NFT’s are unique blockchain-based tokens that can work along with almost anything, including tangible assets. NFTs have been growing in popularity in recent years due to this potential to “token” anything and provide a way to transfer ownership of digital assets to owners. NFT can be defined as a certificate of authenticity. Most NFTs are based on the Ethereum blockchain technology, but other blockchains like NEO and Tron support NFTs. Many emerging platforms, including Citrus and Xaya, have offered online markets and gamers a safe place to deliver and sell digital goods. Citrus token-like digital assets are connected to a unique NFT stored in the blockchain. Anyone can go online and verify who owns a particular NFT — that is, a piece of digital art. NFTs acquired through the Citrus platform can be kept in a company wallet or transferred to the owner’s personal wallet. As Avanik Vekariya, the founder of Citrus Tech, always says, “Have secret keys, be creative.” It doesn’t matter that digital art can’t be put on the wall; many speculations argue that collecting digital art should not be different from collecting unusual in-game cards.


When you buy NFT, usually using cryptocurrency, you are buying a different token and a work of art linked to that symbol. The transaction is registered on the blockchain and provides an authentic and transparent record of that purchase and proof of ownership. What do you do with NFT? You can display the accompanying digital art on your computer or TV, or digital frame. (In one auction, Beeple sent digital frames to collectors.) You can resell them again. Could not others simply populate a photo or reprint it on the Internet and claim to have a copy? Yes, but the blockchain will still show that you are the actual owner. Transferring NFT ownership requires a blockchain transaction that can only authorize the private key of the NFT owner, such as sending Bitcoin or any cryptocurrency. The most common metaphor would be to reprint a popular image unless the original image owner has consistent proof of ownership in the blockchain.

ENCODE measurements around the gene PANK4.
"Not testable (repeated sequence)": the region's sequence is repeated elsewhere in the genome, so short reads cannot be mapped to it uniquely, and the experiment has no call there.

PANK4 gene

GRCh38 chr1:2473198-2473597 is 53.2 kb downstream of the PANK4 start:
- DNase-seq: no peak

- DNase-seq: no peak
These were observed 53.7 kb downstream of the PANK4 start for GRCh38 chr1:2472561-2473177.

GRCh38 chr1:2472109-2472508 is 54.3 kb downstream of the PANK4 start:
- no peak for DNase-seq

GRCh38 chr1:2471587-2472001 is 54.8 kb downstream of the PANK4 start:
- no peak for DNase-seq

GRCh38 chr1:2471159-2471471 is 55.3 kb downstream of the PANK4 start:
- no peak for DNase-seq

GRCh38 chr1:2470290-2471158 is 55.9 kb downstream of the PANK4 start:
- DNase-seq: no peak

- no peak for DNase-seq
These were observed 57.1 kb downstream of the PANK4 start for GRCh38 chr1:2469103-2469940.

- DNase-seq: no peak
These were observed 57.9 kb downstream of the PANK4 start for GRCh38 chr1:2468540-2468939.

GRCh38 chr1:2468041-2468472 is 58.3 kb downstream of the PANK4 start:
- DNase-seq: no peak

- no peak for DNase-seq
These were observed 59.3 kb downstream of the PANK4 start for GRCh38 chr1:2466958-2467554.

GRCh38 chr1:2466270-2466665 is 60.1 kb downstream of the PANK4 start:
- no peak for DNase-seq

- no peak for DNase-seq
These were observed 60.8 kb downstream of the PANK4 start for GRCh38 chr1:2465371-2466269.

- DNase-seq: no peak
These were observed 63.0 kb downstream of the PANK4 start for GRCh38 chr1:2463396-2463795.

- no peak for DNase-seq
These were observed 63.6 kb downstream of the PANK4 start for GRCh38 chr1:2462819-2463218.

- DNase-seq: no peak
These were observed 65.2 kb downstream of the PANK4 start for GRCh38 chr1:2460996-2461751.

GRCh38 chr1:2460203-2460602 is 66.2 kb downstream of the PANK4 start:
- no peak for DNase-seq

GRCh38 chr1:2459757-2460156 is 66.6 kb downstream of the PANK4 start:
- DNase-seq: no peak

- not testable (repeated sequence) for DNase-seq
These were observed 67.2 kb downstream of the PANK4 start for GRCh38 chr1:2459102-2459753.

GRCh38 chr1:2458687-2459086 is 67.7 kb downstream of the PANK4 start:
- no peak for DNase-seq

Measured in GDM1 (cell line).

In traditional art, a collector who buys a piece usually only gets the right to display the piece. Unless the artist explicitly agrees, the copyright rests with the artist. The collector has no right to make copies and distribute those copies – making, for example, taking photographs of a piece and making a cardboard or creating rewritten copies and selling those cards to print. It would seem that the same would apply to NFTs – in particular, an artist could create as many copies as digital art demands without contract restrictions. The value of a particular purchase would be that no other copy could have a separate token attached to it. However, given the recent entry into the market, benefits and property rights can be strengthened or enforced in such digital art remains visible.

NFT’s are also great for identity management. Consider the case of physical passports that need to be made at every entrance and exit. By converting individual passports into NFTs, each with its own unique identification features, it is possible to reverse the entry and exit procedures of the authorities. To extend this application case, NFTs can also be used for copyright management within the digital environment.


The most exciting opportunity for NFTs lies in the creation of new markets and types of investments. Consider a piece of land divided into several sections, each containing various features and types of structures. One of the sections may be close to the sea, and the other is a recreational area and, another, a residential area. Depending on its characteristics, each location is different, has a different price, and is represented by NFT. Real estate, complex and administrative, can be facilitated by entering the appropriate metadata for each unique NFT.

Citrus, the gaming platform with Binance blockchain tokens, has already adopted such an idea. As NFTs become more complex and integrated within the financial infrastructure, it is possible to apply the same concept of pieces of land with tokens, varying in value and location, in the physical world.